From the forums:
Now, I by no means think I am the prettiest — in fact, I have been told by many of those closest to me that I am fairly below average — nor do I think I am the smartest, funniest, or the superlative of any other attribute people look for in a mate. But I sure would like to think the guy I am dating thinks I’m special in some way. Is that too much to ask? So I am left between thinking “let it go, You’re lucky enough that someone has actually asked you out” and “I’d rather be lonely than be with a guy who thinks I am less than every women he’s very known.”
Am I blowing this out of proportion? Please help me understand. — Below Average
Oh, for Christ’s sake — YES, you are blowing this WAY out of proportion. You are LOOKING for a reason to let this guy go and end this relationship before it even begins. And I can only imagine that’s because you’re afraid of being vulnerable and getting hurt. And I can’t say I blame you if the people closest to you are the kinds of people who would tell you that you’re below average. I can’t say I blame you for being in a rush to find someone who will assure you that they’re wrong — that you’re special, actually. But I CAN blame you for testing a potential match and running because his response to some dumb rhetorical question wasn’t straight out of a rom-com. He didn’t have the perfect reply to you because he wasn’t following a script written by a screenwriter creating the shy heroine’s goofy-but-sweet love interest who is about to launch her into a whirlwind romance. But that doesn’t mean he thinks you aren’t special.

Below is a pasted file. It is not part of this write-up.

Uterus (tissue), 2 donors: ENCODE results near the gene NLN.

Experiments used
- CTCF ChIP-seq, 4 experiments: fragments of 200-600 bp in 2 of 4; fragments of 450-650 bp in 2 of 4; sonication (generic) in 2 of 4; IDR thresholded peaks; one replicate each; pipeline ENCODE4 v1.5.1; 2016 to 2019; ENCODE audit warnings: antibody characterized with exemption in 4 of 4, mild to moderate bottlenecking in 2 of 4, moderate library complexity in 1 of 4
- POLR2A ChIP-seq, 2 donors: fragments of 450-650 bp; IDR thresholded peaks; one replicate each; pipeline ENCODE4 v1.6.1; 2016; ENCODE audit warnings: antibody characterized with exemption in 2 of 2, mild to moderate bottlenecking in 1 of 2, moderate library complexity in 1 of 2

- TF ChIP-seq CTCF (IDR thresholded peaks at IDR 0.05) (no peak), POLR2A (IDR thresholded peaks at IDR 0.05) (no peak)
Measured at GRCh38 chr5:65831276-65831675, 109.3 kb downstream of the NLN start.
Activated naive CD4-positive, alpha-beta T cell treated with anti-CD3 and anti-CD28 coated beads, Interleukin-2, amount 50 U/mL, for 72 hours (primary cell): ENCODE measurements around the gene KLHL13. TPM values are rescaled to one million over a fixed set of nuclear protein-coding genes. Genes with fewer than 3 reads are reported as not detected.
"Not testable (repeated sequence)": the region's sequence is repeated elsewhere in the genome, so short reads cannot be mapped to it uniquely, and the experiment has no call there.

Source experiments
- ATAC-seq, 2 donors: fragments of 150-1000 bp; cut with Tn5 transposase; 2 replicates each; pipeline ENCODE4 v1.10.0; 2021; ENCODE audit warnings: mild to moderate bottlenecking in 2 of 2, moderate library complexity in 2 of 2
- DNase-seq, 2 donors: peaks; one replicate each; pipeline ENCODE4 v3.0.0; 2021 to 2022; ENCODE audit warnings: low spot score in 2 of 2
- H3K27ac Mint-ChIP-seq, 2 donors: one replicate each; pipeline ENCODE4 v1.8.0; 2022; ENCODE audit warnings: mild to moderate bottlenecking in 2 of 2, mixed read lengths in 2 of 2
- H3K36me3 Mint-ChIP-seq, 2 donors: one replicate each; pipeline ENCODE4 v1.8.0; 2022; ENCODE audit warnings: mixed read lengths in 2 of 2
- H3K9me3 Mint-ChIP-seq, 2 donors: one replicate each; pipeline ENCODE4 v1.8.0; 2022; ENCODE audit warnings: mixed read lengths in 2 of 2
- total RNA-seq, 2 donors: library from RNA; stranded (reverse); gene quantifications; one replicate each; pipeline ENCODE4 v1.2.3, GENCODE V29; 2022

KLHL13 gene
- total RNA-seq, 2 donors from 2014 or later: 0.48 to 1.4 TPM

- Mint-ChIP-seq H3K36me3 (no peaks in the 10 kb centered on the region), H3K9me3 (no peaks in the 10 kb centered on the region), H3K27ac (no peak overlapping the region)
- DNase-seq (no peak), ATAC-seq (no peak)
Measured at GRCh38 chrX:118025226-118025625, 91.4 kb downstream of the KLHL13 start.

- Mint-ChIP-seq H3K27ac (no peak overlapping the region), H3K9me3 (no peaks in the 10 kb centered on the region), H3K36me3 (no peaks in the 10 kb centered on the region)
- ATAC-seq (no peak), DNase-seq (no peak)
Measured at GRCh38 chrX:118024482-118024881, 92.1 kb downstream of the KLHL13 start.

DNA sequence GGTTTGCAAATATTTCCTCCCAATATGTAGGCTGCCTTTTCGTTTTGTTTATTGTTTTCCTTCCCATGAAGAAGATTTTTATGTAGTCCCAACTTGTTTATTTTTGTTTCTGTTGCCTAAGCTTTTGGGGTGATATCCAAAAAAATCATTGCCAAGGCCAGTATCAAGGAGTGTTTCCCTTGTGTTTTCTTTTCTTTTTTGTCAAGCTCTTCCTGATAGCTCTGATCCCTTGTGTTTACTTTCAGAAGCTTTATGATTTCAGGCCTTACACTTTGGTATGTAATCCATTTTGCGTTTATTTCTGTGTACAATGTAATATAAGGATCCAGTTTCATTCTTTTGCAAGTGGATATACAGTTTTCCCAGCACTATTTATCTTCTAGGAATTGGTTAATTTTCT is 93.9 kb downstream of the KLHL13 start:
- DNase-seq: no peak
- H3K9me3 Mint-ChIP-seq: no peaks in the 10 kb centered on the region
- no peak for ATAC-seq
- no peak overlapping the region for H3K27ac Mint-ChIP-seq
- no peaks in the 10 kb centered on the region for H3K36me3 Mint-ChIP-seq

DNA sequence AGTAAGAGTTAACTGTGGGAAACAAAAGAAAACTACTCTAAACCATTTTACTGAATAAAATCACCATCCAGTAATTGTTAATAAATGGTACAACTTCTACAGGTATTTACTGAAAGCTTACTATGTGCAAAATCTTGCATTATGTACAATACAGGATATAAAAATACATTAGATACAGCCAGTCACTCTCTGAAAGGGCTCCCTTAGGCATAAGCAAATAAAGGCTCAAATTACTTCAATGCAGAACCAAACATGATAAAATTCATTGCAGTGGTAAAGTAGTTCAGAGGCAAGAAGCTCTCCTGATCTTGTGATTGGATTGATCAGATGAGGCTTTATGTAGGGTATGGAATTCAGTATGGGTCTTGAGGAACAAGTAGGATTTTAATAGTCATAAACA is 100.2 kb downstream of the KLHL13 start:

Don’t run. Give this a chance. See where it takes you. Open your heart. Let yourself risk potential hurt for the thrill of potential love. Quit looking for signs of this guy’s feelings for you and take time getting to know each other. Maybe he hasn’t even decided HOW he feels yet because he’s still learning who you are. Maybe your question threw him because it was an invitation to say something about how he sees you and he isn’t ready to share his perspective yet.
I’m sorry that you’ve been told by people closest to you, either implicitly or explicitly, that you aren’t special. I’m sorry you believe what you’ve been told, so much so that you’d let some off-the-cuff reply to a dumb question override the actions that show that this man has, as you said, “genuine interest” in you. If this guy truly thought you were nothing special, he wouldn’t have asked for your number and he wouldn’t have texted you immediately and made plans with you and invested in getting to know you. I understand you have literally zero relationship experience and that what you have with this guy so far may not look like the peeks you’ve had into other relationships, either through books or movies or Facebook posts or the things people have shared with you which are never the full picture of reality, but that doesn’t mean this can’t be great and real and wonderful.
Reality isn’t perfect. Love isn’t smooth. Relationships — even the very best ones — don’t have guarantees. And though you may think being lonely is preferable to getting hurt, it’s not. Because when you stay lonely on principle, you rob yourself of some of the great joys and simple pleasures of life: sharing a sunset with someone you care about; watching his chest rise and fall in the quiet of the morning; sharing inside jokes; having coffee made for you just the way you like it. And so many more things. Staying lonely because you’re afraid of being hurt is lame. Don’t be lame. That’s even worse than not being special.
If you have a relationship/dating question I can help answer, you can send me your letters at firstname.lastname@example.org.